The ECMO (extracorporeal membrane oxygenation) machine takes over the function of the lungs and heart. Blood is pumped from the body into equipment that adds oxygen to the blood before it's returned to the body.

This technique has saved lives in previous epid...

COVID-19 Patients Rarely Survive Cardiac Arrest: Study

Folks whose hearts stop due to a severe case of COVID-19 are very unlikely to leave the hospital alive, a new study shows.

Out of 54 patients at a Michigan hospital who suffered cardiac arrest while battling COVID-19, none survived their illness even though 29 were resuscitated by cardiopulmonary resuscitation (CPR), the researchers reported.

"I don't think we can say cardia...

Exercise Ups Life Span for Type 2 Diabetics

For someone with type 2 diabetes, exercise can cut the risk of dying early by as much as one-third, researchers report.

Exercise improves insulin sensitivity, reduces the risk of heart disease, and inhibits inflammation, said the Taiwanese research team.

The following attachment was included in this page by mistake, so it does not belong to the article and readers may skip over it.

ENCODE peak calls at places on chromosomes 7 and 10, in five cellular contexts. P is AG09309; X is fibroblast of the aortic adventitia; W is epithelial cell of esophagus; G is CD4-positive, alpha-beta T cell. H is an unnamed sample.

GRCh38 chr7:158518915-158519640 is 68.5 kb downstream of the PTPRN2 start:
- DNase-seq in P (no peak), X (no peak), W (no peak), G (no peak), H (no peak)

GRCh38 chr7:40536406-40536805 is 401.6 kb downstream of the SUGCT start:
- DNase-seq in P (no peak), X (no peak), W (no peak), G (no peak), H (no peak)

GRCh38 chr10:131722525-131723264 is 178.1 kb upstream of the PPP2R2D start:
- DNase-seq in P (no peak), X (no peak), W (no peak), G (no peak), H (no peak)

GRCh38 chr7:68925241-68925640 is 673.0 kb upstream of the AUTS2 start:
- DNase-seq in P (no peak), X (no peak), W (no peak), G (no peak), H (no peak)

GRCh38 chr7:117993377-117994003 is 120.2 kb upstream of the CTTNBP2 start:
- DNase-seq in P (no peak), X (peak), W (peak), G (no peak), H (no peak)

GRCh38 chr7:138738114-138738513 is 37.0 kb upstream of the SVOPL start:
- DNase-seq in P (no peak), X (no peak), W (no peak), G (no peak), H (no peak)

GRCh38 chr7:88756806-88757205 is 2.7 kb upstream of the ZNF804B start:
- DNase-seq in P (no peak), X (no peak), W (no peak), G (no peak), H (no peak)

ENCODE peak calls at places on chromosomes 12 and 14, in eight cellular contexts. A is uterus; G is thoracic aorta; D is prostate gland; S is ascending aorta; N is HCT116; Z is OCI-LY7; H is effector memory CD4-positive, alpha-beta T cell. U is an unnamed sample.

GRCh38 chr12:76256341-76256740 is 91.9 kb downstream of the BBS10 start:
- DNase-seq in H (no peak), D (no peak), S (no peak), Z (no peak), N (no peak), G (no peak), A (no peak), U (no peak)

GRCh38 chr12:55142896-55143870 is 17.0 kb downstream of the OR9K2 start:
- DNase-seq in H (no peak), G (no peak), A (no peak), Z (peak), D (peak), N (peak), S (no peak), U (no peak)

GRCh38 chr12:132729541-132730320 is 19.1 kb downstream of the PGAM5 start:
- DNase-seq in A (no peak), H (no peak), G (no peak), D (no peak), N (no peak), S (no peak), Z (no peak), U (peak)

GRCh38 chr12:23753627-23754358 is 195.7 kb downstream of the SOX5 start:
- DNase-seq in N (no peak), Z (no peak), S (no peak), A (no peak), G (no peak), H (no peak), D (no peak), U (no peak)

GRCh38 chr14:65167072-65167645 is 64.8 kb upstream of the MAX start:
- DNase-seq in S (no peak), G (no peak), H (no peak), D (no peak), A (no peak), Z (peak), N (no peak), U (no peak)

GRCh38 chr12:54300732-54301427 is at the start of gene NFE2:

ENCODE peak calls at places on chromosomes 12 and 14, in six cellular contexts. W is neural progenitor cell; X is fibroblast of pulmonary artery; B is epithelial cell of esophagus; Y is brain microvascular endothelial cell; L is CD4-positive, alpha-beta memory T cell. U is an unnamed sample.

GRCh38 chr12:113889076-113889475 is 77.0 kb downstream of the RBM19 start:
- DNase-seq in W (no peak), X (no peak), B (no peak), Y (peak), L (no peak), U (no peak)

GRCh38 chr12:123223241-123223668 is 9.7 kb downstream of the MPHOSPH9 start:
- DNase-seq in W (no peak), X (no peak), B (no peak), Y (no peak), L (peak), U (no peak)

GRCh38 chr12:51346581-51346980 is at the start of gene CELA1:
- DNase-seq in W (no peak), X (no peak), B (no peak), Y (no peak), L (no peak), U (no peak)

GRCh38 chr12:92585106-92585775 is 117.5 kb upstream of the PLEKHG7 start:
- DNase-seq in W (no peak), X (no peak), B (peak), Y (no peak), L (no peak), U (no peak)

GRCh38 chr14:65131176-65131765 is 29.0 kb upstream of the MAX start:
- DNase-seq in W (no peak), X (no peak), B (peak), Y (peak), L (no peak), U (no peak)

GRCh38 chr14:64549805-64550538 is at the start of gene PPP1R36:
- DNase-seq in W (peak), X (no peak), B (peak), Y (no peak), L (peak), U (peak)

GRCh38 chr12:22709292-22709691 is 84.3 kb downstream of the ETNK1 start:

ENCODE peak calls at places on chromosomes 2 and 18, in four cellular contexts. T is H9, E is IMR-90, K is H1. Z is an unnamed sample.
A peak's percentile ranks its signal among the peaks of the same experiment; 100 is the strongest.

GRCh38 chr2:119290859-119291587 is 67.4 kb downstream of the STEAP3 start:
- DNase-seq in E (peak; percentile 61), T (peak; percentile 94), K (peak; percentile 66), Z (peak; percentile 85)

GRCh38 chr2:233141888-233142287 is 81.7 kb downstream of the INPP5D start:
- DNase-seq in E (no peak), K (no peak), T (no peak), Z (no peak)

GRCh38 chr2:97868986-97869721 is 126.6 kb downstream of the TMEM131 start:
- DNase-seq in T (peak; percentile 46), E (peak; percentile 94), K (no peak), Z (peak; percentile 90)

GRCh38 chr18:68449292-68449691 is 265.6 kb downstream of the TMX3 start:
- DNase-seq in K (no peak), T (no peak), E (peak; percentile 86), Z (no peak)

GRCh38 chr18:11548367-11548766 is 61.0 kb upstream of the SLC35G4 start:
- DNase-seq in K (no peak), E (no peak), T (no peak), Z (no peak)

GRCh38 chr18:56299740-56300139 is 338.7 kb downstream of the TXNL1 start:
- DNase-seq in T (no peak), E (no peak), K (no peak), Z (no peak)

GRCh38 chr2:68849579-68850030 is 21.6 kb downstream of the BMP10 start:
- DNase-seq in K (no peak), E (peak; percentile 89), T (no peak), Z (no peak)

Among nearly 5,000 men and women with type 2 diabetes, those with a higher level of exercise had a lower risk of dying du...

Is an Early Form of Breast Cancer More Dangerous Than Thought?

Women diagnosed with an early, highly treatable form of breast cancer still face a higher-than-normal risk of eventually dying from the disease, a large new study finds.

The study looked at women with ductal carcinoma in situ (DCIS), where cancer cells form in the lining of the milk ducts but have not yet invaded the breast tissue. Sometimes it's called a "pre-cancer," other times a "...

Immunotherapy Drug Boosts Survival With Bladder Cancer

An immunotherapy drug significantly improved survival in patients with the most common type of bladder cancer, according to a new study.

About 550,000 new cases of bladder cancer are diagnosed worldwide each year, making it the 10th most common type of cancer, the study authors noted.